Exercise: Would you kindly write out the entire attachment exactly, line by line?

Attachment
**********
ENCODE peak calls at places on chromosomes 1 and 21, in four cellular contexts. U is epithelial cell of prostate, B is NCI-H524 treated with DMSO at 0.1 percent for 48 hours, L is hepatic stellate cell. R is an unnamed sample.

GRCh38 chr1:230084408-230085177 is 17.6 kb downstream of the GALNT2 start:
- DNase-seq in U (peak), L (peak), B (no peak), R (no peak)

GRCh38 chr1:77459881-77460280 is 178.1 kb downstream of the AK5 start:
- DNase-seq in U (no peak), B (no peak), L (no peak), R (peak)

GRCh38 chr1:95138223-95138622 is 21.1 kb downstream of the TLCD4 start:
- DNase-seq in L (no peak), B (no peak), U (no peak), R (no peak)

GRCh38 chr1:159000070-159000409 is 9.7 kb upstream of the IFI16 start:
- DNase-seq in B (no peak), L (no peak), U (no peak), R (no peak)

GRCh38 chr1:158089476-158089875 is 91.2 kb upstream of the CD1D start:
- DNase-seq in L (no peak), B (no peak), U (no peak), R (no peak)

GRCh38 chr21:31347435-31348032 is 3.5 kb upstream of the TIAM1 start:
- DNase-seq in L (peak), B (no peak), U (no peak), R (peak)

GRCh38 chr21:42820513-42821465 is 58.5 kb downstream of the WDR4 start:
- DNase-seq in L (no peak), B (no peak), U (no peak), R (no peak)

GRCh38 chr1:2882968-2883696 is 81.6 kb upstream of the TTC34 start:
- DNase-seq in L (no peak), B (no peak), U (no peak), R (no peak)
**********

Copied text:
ENCODE peak calls at places on chromosomes 1 and 21, in four cellular contexts. U is epithelial cell of prostate, B is NCI-H524 treated with DMSO at 0.1 percent for 48 hours, L is hepatic stellate cell. R is an unnamed sample.

GRCh38 chr1:230084408-230085177 is 17.6 kb downstream of the GALNT2 start:
- DNase-seq in U (peak), L (peak), B (no peak), R (no peak)

GRCh38 chr1:77459881-77460280 is 178.1 kb downstream of the AK5 start:
- DNase-seq in U (no peak), B (no peak), L (no peak), R (peak)

GRCh38 chr1:95138223-95138622 is 21.1 kb downstream of the TLCD4 start:
- DNase-seq in L (no peak), B (no peak), U (no peak), R (no peak)

GRCh38 chr1:159000070-159000409 is 9.7 kb upstream of the IFI16 start:
- DNase-seq in B (no peak), L (no peak), U (no peak), R (no peak)

GRCh38 chr1:158089476-158089875 is 91.2 kb upstream of the CD1D start:
- DNase-seq in L (no peak), B (no peak), U (no peak), R (no peak)

GRCh38 chr21:31347435-31348032 is 3.5 kb upstream of the TIAM1 start:
- DNase-seq in L (peak), B (no peak), U (no peak), R (peak)

GRCh38 chr21:42820513-42821465 is 58.5 kb downstream of the WDR4 start:
- DNase-seq in L (no peak), B (no peak), U (no peak), R (no peak)

GRCh38 chr1:2882968-2883696 is 81.6 kb upstream of the TTC34 start:
- DNase-seq in L (no peak), B (no peak), U (no peak), R (no peak)